At times I’m very surprised by what grows well in my high desert garden. I wouldn’t have guessed that arugula would not only grow well but would naturalize and happily spread itself about. Arugula is my favorite salad green, and I’ve learned to love it for cooking too. Something about its tender nutty sharpness is like watercress gone to heaven. It likes cold weather, and manages with surprisingly little water.
First, get your seed. I don’t recommend the wild-type often sold as “sylvetta” because the leaves are small leading to low yield, and in dry conditions it can get too sharp to be pleasant. Try to get the type designated as ‘cultivated” or the named variety Apollo, although the latter lacks the frilly leaves that make such a nice show on the salad plate. In winter or very early spring, scatter the seed in drifts on prepared ground and rake them in lightly, or scatter them in prepared containers and scratch the seed in a little with your fingers. Water occasionally and keep an eye out. Early in the spring, you’ll notice the little plants struggling up bravely. Give them a little water when the soil is dry, and thin them out to stand about 4-6″ apart. Throw the washed thinnings in your salads, of course. When the plants are about 6″ tall, harvest them heavily for salads, but don’t cut the crown or pull the roots up. Use dressings containing nut oils and good olive oil. Never dress the arugula more than a couple of minutes before eating, because it wilts easily. Eventually the plants will start to bolt to seed. Do nothing to stop them. The next phase of the arugula season is starting.
The maturing plant will now stand about 2 feet high, with small clusters of buds. It’s perfect for cooked greens now. Leave one or two plants to bloom and make seed, and cut the rest down to about 3″ high, and bring the cuttings into the kitchen. Pull off and save all leaves, and break the bud sections off wherever the stem will snap without resistance. These are your cooking greens. Wash them carefully. If you want to use the large stems that are left over, cut them in cross sections no more than 1/4 inch long, because they contain strong stringy fibers. I compost them instead of eating them. blanch the washed greens in a large quantity of rapidly boiling water for 1 minute, no more. Drain and proceed as desired toward dinner. They have a flavor a little like broccoli rabe, and I love to eat them with pasta. See recipe below, and for other recipes see my website, www.localfoodalbuquerque.com, go to the “recipes” page, and click on “greens.”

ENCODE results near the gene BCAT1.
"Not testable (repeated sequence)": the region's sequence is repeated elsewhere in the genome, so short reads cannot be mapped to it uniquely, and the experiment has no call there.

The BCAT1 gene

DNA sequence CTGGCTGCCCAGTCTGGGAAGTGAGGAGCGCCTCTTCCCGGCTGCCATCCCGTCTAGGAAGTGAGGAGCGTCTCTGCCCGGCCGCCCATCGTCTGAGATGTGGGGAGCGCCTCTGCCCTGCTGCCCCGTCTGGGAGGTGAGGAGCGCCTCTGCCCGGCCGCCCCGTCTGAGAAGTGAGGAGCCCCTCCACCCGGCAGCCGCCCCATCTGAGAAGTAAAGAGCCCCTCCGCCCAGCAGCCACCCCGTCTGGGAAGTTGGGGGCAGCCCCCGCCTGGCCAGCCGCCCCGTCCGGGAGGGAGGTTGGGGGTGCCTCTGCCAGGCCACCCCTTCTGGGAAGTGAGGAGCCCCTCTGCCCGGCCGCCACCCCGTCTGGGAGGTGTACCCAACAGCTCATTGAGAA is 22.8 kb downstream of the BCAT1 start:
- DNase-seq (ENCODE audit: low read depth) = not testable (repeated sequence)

Now, what about the plants you left alone? They will develop into great wispy clouds of small white flowers, a little like annual baby’s breath. Bees adore them. Then they’ll set hundreds of tiny seed pods. When these dry out, let some spill around the mother plant (which can now be pulled up, and should be, because it looks pretty scruffy by now) and toss the rest around wherever you want more arugula. Usually these seeds will be dry and ready for seeding in late summer, will sprout by September, and will be in the salad stage by late October. Leave them over the winter, and the cycle continues.
Pasta with cooked arugula: For two hungry people, or four if using as a first course, Bring a large pot of salted water to a boil. Meanwhile, chop up a slice of good pancetta about 1/4 inch thick into 1/4 inch cubes (or chop up two slices best bacon, if you don’t have pancetta, but the pancetta is better here.) Render the little cubes in a skillet over medium heat until the fat is released. Don’t drain off a single drop of it. Toss in two cloves of garlic, chopped, and stir briefly. Add half a teaspoon or so of red pepper flakes, stir in, and immediately pour in half a cup of good dry white wine. Boil vigorously for a minute, add salt to taste, and take off the heat.
Meanwhile, your big pot should have come to a boil. You did salt it, didn’t you? Few foods are worse than bland pasta. Throw in half a pound of good pasta. Whole wheat pasta is good here if you like it, but get a very good brand or it can be gluey and awful. When the pasta is about 2 minutes short of done, ie there is a fair amount of white core remaining when you cut or bite a piece, throw in the arugula greens, stir them in, and continue boiling until the pasta is done to your liking. Drain the pasta and arugula together, toss them with the pancetta mixture, and toss in a generous cup of the best Parmesan you can get, grated. Plate the pasta, grind a little pepper over the whole, shave a few artistic slivers of Parmesan on top, and bear to the table.
A vegetarian version can be made by starting with 1/4 cup of pastured butter in the hot small skillet, stirring in a teaspoon of chopped fresh rosemary and two teaspoons of fresh thyme leaves with the garlic, and proceeding as above.
By the way, the best pancetta that I’ve ever tasted in this country is available from www.laquercia.us. The pigs are humanely raised outdoors, the meat is cured by the Italian method without any strange chemicals, and the seasoning never overpowers the pork. While you’re at it, try their other products too. I’ve had most of them, and found them very delicious.